In the spring of 1998, EPA conducted extensive surface soil sampling to determine whether there was any immediate threat to current residents. This sampling revealed that surface soil at approximately 19 homes had unacceptable levels of carcinogenic polycyclic aromatic hydrocarbons (material associated with wood treating chemicals).”

  4. I used to live on East Camplain Road. My house was one of those taken down. When we first moved in around 1969 my dad was digging a vegetable garden when he came across a creosote pool with a surface about the size of a large pizza.

      • Anybody see the underground dig behind Midtown Deli? It was there for about a year-a man there told me it was Federal project.Is it possible creosote made it all the way over to there?

        It was great to ice skate on the creosote,smooth as glass !

    • I lived in one of the homes years ago. Whenever we did dig up the yard to plant anything the creosote would come up from the ground and it was hard growing anything. That’s when my father had told me about what that land was used for before they built those homes. Once owned by Johns-Manville and never made to clean up the ground back then. You have to know that they realize what the creosote was and that it caused cancer.

  5. Does anyone remember or have any information on what I believe was an outdoor roller rink – it was on North St between 10th and 11th Aves – it was abandoned and run down when I was a kid in the late 50’s early 60’s I remember playing there – we played baseball and drove go-karts – it was asphalt surface with a curb running all the way around and there was a long narrow building on the property that was boarded up – we got in anyway and it had a counter and storage area for what I believe were skate rentals – anyone else rememer it – if you go to Historic Areals and search for – 5 North 11th ave and zoom in you can see it in the 1956 photo – it disappears after that.

  6. I’m literally days away from going into a contract to purchase one of the new homes on East Camplain. We’ve received paperwork from the EPA saying the soil has been adequately cleaned and that they’ll continue to test it every two years, indefinitely. We’re not concerned since we have proof that the developer excavated 17 feet deep – more than the EPA requires – but we’re still a little hesitant. Given all the clean up that has already happened, and the fact that this develop has jus sold seven of the eight new homes on the block, does anyone who is familiar with the area think we should be terribly concerned? Just curious… Thanks.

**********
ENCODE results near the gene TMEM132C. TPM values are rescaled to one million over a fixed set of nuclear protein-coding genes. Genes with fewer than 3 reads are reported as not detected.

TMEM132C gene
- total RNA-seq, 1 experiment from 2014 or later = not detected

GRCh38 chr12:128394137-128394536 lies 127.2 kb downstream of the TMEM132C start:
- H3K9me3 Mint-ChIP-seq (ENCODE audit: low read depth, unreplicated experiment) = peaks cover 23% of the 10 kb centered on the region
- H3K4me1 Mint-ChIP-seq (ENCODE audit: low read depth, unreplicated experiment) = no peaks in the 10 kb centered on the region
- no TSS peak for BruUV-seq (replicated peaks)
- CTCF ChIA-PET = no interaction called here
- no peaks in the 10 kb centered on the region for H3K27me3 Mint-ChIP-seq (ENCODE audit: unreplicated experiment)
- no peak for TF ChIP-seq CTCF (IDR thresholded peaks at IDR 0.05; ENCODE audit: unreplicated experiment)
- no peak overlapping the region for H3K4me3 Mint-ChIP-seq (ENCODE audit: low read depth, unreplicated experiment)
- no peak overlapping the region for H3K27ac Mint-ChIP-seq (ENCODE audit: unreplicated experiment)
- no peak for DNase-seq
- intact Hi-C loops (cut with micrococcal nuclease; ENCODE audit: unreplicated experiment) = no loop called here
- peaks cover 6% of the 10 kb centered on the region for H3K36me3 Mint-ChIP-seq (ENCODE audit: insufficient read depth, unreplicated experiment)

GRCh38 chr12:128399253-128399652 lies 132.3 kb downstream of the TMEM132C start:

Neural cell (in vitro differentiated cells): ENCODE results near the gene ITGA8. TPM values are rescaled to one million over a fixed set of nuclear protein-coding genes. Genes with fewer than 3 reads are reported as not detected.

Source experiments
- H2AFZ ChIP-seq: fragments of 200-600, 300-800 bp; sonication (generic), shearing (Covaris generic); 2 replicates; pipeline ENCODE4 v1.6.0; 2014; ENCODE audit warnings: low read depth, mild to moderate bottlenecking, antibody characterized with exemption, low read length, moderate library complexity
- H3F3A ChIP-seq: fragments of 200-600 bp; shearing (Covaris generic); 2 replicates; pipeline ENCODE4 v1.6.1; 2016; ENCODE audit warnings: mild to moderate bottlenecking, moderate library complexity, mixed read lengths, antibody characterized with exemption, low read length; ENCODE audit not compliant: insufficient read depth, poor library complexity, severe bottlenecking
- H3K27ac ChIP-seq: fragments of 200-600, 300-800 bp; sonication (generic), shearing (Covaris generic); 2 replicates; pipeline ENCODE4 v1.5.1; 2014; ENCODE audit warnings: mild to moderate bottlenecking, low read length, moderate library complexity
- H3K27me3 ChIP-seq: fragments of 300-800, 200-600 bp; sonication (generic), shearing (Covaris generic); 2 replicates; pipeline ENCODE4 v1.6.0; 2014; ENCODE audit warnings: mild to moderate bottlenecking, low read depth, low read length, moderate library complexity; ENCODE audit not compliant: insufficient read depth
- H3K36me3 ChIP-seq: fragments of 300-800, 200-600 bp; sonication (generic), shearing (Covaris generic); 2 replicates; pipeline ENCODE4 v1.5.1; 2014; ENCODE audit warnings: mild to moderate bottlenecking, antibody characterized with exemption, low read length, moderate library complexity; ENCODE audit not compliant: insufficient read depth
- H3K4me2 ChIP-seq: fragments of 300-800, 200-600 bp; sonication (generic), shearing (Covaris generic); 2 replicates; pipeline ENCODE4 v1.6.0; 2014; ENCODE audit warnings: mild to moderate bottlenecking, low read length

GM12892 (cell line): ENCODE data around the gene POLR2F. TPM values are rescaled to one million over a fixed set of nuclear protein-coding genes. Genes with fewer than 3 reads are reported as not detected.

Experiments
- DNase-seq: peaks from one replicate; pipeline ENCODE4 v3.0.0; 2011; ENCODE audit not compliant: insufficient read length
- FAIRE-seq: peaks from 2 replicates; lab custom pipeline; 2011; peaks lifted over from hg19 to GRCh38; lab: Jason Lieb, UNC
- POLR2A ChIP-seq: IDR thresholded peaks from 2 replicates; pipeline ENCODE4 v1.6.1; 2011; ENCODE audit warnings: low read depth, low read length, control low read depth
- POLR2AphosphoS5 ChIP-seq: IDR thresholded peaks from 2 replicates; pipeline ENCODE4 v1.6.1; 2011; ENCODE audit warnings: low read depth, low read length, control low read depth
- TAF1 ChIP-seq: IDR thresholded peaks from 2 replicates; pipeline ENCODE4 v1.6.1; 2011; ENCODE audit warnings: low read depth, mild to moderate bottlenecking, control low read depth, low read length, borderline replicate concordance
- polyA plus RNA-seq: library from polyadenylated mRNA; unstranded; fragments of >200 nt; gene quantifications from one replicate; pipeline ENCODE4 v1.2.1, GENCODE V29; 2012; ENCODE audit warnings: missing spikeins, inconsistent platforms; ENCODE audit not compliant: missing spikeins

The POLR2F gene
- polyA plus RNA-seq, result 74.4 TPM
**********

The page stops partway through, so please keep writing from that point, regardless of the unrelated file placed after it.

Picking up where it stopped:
• I’ve lived on Louise Drive for over 20 years now, but have family that has been here since the houses were built. It’s a great family neighborhood, one of my favorites in Manville. The EPA told us that we would have to eat the dirt every day for years to have developed cancer from it, I hope they are right. The only thing I do differently is that I use containers for my garden now, I don’t plant in the ground. Welcome to the neighborhood, which house did you buy?

  7. My cousin sent me the following: “When I lived on Dakota street a number of my friends and I would go ice skating on the creosote ponds located across the railroad tracks from the JM plant. I don’t recall ever skating on the creosote, but in the winter, water would stay on top of the creosote ponds and freeze making it an ideal skating rink. On several occasions, your skate would break thru the ice and end up ankle deep in creosote tar. I also recall going on the tie yard property and climbing all over the ties.”

  8. My Mom used to ice skate there. She also remembers that some of the boys would pick up pieces of the creasote and chew on it like taffy. Nice!

  9. my mother worked at johns-manville spinning raw asbestos on to spools she now 85 and still diggs asbestos out of her hands ,she has it in her lungs.I grew up 2miles from the manville site,went to carnivals on johns-manville land where the old kway was ,swam in the millstone canel,the raritan river.We had well water whats the odds of illness? my mom was 130lbs 1/2010 now its 1/2011 and shes down to 93lbs on oxygen 24/7 i no its just her time cause shes old but maybe she would have had a better last few years if she knew the hazards of working .

  10. Hi, I was born and raised in Manville. In the late 50’s and 60’s it was just “accepted” that it snowed in July. Now we know it was asbestos coming from the industrial machine. We went skating around and on the “Tar Pits”. I graduated in 1965 and never looked back, except for the fact that my Dad and almost everyone I graduated with lost one or both parents and sometimes brothers and sister to the Aspestos that was associated with JM. Manville was a wonderful place to grow up in, if it hadn’t been for the “cancer” that was associated with most of the friends that we knew. Too bad. I hope that Manville can recover and become the all american town it once was. It is a Town awaitng for a recovery, even now.

    Cooky

    • that’s interesting you mentioning the snow in July. My sister would tell me about the asbestos falling from the sky and we used to catch it on our tongues like snowflakes but I don’t remember I guess being that I was just a young tyke then.

  11. The JM dumps were a cool place to ride your bike up and down the hills of asbestos.That is,unless a few JM dump trucks would zoom by and make it snow so bad you had to get the hell out of there !
    I wonder if the cars are still buried under the cap.

  12. Pingback: Manville Shanty Town Fire? | Manville, NJ … Revolution on the Millstone